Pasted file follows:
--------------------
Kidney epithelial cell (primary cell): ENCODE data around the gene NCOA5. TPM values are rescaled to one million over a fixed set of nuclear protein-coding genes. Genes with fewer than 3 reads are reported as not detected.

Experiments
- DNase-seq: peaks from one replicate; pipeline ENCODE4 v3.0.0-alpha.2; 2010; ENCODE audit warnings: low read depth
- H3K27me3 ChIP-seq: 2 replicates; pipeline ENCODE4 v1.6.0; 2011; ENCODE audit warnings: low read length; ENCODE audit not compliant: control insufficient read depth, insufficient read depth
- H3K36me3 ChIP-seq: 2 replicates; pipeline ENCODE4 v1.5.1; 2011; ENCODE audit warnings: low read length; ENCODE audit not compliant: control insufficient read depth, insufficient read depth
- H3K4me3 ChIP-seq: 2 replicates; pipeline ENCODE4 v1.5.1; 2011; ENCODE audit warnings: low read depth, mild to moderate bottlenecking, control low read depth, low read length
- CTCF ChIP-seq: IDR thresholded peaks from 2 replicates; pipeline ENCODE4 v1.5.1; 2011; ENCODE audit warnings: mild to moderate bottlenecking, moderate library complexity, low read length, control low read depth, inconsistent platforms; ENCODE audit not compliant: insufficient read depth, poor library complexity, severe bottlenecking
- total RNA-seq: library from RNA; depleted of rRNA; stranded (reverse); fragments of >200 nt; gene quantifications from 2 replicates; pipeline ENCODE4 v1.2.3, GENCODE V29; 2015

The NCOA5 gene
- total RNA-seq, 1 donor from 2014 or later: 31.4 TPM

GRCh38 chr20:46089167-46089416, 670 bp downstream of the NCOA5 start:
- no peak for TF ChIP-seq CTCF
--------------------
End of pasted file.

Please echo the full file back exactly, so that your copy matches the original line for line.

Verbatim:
Kidney epithelial cell (primary cell): ENCODE data around the gene NCOA5. TPM values are rescaled to one million over a fixed set of nuclear protein-coding genes. Genes with fewer than 3 reads are reported as not detected.

Experiments
- DNase-seq: peaks from one replicate; pipeline ENCODE4 v3.0.0-alpha.2; 2010; ENCODE audit warnings: low read depth
- H3K27me3 ChIP-seq: 2 replicates; pipeline ENCODE4 v1.6.0; 2011; ENCODE audit warnings: low read length; ENCODE audit not compliant: control insufficient read depth, insufficient read depth
- H3K36me3 ChIP-seq: 2 replicates; pipeline ENCODE4 v1.5.1; 2011; ENCODE audit warnings: low read length; ENCODE audit not compliant: control insufficient read depth, insufficient read depth
- H3K4me3 ChIP-seq: 2 replicates; pipeline ENCODE4 v1.5.1; 2011; ENCODE audit warnings: low read depth, mild to moderate bottlenecking, control low read depth, low read length
- CTCF ChIP-seq: IDR thresholded peaks from 2 replicates; pipeline ENCODE4 v1.5.1; 2011; ENCODE audit warnings: mild to moderate bottlenecking, moderate library complexity, low read length, control low read depth, inconsistent platforms; ENCODE audit not compliant: insufficient read depth, poor library complexity, severe bottlenecking
- total RNA-seq: library from RNA; depleted of rRNA; stranded (reverse); fragments of >200 nt; gene quantifications from 2 replicates; pipeline ENCODE4 v1.2.3, GENCODE V29; 2015

The NCOA5 gene
- total RNA-seq, 1 donor from 2014 or later: 31.4 TPM

GRCh38 chr20:46089167-46089416, 670 bp downstream of the NCOA5 start:
- no peak for TF ChIP-seq CTCF